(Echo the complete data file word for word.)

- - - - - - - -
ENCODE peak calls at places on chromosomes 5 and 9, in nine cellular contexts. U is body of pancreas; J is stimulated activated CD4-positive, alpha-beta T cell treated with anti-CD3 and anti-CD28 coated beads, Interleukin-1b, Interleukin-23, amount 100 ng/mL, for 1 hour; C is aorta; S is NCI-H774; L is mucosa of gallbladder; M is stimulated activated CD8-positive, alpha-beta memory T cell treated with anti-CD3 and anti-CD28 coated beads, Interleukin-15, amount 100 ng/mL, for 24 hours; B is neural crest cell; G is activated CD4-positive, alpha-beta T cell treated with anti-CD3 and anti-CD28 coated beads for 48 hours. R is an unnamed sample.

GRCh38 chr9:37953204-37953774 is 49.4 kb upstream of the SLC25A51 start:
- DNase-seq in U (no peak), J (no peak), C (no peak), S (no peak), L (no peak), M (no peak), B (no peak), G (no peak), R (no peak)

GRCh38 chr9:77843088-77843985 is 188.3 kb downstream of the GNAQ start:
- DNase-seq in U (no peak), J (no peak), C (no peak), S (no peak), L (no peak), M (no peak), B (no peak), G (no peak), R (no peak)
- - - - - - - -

ENCODE peak calls at places on chromosomes 5 and 9, in nine cellular contexts. U is body of pancreas; J is stimulated activated CD4-positive, alpha-beta T cell treated with anti-CD3 and anti-CD28 coated beads, Interleukin-1b, Interleukin-23, amount 100 ng/mL, for 1 hour; C is aorta; S is NCI-H774; L is mucosa of gallbladder; M is stimulated activated CD8-positive, alpha-beta memory T cell treated with anti-CD3 and anti-CD28 coated beads, Interleukin-15, amount 100 ng/mL, for 24 hours; B is neural crest cell; G is activated CD4-positive, alpha-beta T cell treated with anti-CD3 and anti-CD28 coated beads for 48 hours. R is an unnamed sample.

GRCh38 chr9:37953204-37953774 is 49.4 kb upstream of the SLC25A51 start:
- DNase-seq in U (no peak), J (no peak), C (no peak), S (no peak), L (no peak), M (no peak), B (no peak), G (no peak), R (no peak)

GRCh38 chr9:77843088-77843985 is 188.3 kb downstream of the GNAQ start:
- DNase-seq in U (no peak), J (no peak), C (no peak), S (no peak), L (no peak), M (no peak), B (no peak), G (no peak), R (no peak)